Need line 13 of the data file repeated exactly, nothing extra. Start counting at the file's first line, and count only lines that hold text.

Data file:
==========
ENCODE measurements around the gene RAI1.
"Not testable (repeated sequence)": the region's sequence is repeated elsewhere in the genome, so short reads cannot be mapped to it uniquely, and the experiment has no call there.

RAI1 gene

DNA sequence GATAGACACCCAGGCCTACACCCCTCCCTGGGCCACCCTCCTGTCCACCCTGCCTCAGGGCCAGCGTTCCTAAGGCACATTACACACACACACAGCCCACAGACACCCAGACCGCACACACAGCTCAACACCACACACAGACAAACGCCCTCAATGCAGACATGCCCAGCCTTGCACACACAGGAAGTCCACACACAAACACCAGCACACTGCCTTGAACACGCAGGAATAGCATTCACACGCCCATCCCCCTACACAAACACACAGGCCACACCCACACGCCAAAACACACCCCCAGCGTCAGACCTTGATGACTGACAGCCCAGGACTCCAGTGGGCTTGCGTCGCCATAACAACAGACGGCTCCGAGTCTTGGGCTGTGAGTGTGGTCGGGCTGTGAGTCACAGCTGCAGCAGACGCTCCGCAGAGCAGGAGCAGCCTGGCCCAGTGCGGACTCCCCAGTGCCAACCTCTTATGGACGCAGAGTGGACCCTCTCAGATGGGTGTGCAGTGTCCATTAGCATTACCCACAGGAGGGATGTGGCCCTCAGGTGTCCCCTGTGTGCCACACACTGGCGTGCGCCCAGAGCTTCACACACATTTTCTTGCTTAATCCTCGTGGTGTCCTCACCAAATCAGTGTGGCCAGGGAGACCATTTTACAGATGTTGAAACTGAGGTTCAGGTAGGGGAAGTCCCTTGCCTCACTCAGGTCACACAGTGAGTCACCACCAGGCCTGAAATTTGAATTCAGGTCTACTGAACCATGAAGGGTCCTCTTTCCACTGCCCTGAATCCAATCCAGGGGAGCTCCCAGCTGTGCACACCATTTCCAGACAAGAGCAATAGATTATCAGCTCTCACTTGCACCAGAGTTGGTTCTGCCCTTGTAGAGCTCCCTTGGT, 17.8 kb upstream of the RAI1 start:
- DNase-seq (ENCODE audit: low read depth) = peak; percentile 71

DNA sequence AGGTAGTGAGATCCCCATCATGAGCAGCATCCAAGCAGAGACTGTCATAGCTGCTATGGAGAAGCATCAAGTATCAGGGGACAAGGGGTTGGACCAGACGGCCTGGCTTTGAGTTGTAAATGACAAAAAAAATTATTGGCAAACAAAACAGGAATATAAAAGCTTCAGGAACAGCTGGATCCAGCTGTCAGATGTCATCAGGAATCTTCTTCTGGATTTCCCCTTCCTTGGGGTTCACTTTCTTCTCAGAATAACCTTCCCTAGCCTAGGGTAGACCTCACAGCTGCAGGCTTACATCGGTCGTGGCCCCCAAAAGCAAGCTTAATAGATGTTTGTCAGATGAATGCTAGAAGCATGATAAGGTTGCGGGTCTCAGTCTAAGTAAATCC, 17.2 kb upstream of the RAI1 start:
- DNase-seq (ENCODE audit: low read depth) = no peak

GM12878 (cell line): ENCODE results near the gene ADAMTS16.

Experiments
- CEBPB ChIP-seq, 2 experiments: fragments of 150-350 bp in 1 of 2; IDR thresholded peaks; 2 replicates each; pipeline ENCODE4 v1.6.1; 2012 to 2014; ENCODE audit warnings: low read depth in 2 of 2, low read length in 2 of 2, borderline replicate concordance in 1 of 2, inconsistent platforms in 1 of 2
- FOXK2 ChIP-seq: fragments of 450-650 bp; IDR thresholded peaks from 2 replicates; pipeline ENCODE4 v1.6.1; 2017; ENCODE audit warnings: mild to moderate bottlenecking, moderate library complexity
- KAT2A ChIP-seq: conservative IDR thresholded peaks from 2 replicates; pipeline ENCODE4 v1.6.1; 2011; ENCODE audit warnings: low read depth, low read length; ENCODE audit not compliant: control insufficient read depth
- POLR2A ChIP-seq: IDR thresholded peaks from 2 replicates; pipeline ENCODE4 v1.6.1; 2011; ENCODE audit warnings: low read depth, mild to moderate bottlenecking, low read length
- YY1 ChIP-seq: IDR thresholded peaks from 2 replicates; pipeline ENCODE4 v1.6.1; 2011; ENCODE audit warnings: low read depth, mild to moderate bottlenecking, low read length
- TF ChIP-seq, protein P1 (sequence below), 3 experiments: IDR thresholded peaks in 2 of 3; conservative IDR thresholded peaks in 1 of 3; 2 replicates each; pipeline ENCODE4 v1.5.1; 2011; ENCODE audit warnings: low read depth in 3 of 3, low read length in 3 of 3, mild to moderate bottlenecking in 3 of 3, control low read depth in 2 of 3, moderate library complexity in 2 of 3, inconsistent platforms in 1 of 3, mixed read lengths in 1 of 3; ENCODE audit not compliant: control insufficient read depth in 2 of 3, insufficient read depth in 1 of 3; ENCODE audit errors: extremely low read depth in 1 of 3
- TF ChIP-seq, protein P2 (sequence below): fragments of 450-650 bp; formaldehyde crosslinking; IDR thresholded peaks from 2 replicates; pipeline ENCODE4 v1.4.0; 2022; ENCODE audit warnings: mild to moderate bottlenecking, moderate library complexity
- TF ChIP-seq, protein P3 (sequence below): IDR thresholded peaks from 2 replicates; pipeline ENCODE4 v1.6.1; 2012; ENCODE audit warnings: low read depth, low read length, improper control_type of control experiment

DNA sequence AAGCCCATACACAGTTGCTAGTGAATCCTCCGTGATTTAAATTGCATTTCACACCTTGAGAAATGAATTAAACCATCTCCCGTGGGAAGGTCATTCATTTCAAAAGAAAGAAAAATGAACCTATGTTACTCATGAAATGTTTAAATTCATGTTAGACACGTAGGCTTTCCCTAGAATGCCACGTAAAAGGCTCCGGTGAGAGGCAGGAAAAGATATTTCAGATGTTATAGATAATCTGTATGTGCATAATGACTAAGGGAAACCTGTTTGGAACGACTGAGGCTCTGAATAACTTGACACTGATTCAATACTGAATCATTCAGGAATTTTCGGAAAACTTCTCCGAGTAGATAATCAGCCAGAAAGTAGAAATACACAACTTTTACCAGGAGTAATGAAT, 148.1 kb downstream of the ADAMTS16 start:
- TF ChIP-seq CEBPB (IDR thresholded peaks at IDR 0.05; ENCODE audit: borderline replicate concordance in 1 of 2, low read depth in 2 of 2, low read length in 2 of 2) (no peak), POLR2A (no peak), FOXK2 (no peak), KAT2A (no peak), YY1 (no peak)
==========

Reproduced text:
- POLR2A ChIP-seq: IDR thresholded peaks from 2 replicates; pipeline ENCODE4 v1.6.1; 2011; ENCODE audit warnings: low read depth, mild to moderate bottlenecking, low read length